Within this context, the deployment of Adani Agri Logistics is not accidental but a systematic business initiative for the procurement, storage, transport and distribution of food in India. Adani Agri Logistics will likely be helped to develop a monopoly over the food market.

The corporatisation of agriculture and marketisation of food security will likely accelerate malnutrition, already on the rise, as well as hunger and starvation deaths. It will destroy and pave the path to privatise and commercialise the Food Corporation of India. A corporate takeover of the Food Corporation of India will be socially and economically devastating for India and Indians.

Besides this New Delhi is implementing three dangerous agricultural policy reforms prescribed by the IMF. These policies are concomitant with the requirements of commercial forces. The infamous black laws that lakhs of farmers have been protesting against will destroy their freedom to produce, and diminish the security of their products and livelihoods.

It is a death warrant against agricultural communities and farmers in India.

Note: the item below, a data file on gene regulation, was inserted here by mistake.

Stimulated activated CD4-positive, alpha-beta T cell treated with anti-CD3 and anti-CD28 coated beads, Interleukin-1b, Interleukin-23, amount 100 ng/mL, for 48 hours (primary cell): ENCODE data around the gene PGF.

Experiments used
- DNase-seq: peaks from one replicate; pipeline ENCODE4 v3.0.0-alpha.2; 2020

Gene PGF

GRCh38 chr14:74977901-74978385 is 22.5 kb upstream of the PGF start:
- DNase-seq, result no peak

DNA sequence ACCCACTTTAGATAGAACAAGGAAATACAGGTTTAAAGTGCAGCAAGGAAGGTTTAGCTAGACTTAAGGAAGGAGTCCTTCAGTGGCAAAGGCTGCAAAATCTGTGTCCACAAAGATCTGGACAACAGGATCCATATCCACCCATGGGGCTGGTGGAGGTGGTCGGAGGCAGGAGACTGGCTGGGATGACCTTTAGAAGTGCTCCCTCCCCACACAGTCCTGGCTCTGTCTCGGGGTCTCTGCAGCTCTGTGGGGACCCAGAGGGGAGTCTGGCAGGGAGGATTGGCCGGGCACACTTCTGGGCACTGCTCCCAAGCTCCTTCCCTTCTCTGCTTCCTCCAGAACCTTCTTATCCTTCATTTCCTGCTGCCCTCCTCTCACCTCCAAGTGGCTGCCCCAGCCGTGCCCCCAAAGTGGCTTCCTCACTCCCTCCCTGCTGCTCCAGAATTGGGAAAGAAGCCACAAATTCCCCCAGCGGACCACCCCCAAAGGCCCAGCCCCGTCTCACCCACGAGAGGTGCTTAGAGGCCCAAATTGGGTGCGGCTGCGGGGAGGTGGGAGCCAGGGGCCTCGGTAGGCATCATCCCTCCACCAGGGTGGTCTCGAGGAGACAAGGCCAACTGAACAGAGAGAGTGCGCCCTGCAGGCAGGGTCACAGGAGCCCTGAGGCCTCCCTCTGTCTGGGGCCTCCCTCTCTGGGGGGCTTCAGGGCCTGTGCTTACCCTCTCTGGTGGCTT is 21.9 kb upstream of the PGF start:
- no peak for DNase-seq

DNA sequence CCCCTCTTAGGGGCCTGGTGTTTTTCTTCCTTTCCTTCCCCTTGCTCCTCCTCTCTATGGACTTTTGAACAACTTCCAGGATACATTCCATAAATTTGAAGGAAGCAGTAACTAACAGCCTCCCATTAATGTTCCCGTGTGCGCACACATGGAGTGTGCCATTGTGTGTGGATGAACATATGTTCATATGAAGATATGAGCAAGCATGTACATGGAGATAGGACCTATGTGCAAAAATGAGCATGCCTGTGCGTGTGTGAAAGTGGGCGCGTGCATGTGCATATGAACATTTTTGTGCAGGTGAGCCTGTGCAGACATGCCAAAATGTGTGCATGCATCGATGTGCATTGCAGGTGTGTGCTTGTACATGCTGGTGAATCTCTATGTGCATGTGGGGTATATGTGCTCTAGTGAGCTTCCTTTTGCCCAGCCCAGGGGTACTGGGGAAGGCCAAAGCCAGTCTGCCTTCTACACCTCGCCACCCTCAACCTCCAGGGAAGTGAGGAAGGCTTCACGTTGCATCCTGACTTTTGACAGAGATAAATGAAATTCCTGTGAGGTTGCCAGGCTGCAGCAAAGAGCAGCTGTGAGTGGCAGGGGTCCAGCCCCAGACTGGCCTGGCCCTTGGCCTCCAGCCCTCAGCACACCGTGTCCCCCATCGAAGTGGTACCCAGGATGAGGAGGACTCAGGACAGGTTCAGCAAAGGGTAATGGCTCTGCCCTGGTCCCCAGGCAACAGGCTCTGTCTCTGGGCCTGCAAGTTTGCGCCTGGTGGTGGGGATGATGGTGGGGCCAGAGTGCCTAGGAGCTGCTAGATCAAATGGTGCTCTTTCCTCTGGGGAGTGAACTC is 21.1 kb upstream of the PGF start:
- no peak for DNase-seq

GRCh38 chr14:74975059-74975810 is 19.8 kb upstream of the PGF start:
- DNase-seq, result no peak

Agriculture is the source of livelihood for 494.9 million landless Indians and 263 million Indians depend directly or indirectly on agriculture for their everyday survival. The corporate takeover of Indian agriculture and growth of contract farming will accelerate agricultural capitalism, in which big businesses will command production, consumption and distribution and control the lives of the 60% of Indians engaged in agricultural activities.

The Modi government is accelerating the agrarian crisis to create business opportunities for the corporations. The agrarian crisis and food insecurities in India move together. Food self-sufficiency, the required agricultural production for buffer stocks and accessibility of food for all in India should not just be a dream but a reality given the availability of agricultural technology, land and labour.

But unfortunately, successive governments are dismantling every single social and economic safety net designed after Indian independence.

The Pradhan Mantri Fasal Bima Yojana (PMFBY) is not an insurance for farmers but an income source for private insurance companies in India. The policy will ensure to keep farmers in a debt trap in the name of improved credit flows. Meanwhile, the PM Kisan Pension Yojana for small and marginal farmers is a way to consolidate the small savings of poor, small and marginalised farmers for corporate investment.